Posts tagged: stoneflies
FLY FISHING — I'm ready to take a few days off, but I'll leave this parting thought to help fly fishers decide what they should be doing with their free time in the next week or two:
Caddis action on the Yakima River has been good in recent weeks, but the insect hatch that makes the Yakima River a standout among the greatest trout rivers in the West is going to peak in the next two weeks.
The Yakima's summer stonefly hatch — triggered later than natural river stonefly hatches in part because of increased irrigation flows — rivals any stonefly hatch in the country, with incredible big dry fly action in the wee hours, according to the guides at Red's Fly Shop south of Ellensburg.
Read on for details from Red's.
FLY FISHING — As the story goes, stoneflies once were so prolific on the Spokane River the annual late spring “salmonfly” hatch would grease the city tracks and make the street trolleys slip.
We can only imagine what sort of frenzy such a prolific hatch of the huge, meaty insects would cause among the river's trout. Afterall, normally wary and sensible trout are affected by salmonflies much as men are altered by the presence of beer and boobs — they make them stupid.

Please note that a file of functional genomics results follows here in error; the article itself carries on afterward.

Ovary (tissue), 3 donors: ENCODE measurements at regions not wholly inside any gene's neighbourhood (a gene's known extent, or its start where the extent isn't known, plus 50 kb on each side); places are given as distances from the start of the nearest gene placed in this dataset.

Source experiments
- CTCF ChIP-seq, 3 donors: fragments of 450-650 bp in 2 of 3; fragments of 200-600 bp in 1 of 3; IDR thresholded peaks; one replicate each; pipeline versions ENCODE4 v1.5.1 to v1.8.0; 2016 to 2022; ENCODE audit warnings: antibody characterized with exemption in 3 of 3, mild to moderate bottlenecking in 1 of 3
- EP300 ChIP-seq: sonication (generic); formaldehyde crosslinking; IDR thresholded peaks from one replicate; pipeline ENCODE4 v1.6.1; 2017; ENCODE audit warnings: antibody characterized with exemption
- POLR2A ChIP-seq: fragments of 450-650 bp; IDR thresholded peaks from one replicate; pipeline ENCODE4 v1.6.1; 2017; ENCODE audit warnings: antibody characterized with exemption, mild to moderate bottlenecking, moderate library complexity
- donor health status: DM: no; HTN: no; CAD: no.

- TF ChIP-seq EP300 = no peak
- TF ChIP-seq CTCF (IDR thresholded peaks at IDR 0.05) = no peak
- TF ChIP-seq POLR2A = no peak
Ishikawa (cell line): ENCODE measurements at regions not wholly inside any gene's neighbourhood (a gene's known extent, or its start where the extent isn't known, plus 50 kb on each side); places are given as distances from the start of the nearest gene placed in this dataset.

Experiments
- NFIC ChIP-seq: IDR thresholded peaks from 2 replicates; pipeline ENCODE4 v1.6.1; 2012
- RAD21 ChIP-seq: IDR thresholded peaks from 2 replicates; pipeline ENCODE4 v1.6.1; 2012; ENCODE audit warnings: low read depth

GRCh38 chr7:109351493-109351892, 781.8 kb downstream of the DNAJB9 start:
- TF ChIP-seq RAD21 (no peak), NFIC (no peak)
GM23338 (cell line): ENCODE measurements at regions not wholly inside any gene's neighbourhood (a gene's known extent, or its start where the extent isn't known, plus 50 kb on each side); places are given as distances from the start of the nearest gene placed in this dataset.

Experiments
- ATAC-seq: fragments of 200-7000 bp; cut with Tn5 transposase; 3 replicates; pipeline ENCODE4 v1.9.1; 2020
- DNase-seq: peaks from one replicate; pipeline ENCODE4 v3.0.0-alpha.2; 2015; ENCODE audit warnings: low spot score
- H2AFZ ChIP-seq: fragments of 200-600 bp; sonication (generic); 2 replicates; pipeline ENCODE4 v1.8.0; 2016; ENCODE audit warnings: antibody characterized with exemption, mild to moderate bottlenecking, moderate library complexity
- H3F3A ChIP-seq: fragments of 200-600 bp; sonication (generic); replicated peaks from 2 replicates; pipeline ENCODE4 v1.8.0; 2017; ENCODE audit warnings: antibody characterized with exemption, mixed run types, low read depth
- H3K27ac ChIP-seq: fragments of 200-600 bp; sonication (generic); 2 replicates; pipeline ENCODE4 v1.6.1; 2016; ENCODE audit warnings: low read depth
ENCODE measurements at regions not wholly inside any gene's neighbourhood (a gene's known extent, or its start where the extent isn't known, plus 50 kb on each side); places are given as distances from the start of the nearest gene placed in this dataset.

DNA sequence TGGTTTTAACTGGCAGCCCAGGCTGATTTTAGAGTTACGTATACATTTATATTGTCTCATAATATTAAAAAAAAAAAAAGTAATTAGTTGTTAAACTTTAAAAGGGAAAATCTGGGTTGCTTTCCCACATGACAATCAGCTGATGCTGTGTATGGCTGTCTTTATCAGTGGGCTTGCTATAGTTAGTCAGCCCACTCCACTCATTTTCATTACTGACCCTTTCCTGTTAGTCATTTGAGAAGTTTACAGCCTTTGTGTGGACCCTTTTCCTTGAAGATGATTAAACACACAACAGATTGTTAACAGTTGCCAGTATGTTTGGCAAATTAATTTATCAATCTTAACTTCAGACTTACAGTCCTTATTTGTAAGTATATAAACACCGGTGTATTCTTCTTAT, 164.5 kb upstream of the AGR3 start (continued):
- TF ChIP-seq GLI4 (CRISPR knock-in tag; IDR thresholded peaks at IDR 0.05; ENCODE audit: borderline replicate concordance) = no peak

I can't vouch for the salmonfly hatch of yesteryear, but I know that stoneflies are an indicator of river health. They don't do well in polluted waters, and they haven't been prolific in the Spokane River for decades.
But there are signs of hope, as Mike LaScuola shows with these photos.
“I found two of them in my radiation air sampling monitor on the roof of the Health District building, said the environmental specialist for the Spokane Regional Health District.
“I hope this is a good sign that the river is “cleaning up.”